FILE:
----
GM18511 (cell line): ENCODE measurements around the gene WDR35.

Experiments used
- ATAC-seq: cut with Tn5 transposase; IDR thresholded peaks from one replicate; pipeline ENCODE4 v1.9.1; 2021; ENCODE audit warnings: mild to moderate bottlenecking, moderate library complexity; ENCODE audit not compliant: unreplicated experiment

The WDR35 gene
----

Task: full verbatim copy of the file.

GM18511 (cell line): ENCODE measurements around the gene WDR35.

Experiments used
- ATAC-seq: cut with Tn5 transposase; IDR thresholded peaks from one replicate; pipeline ENCODE4 v1.9.1; 2021; ENCODE audit warnings: mild to moderate bottlenecking, moderate library complexity; ENCODE audit not compliant: unreplicated experiment

The WDR35 gene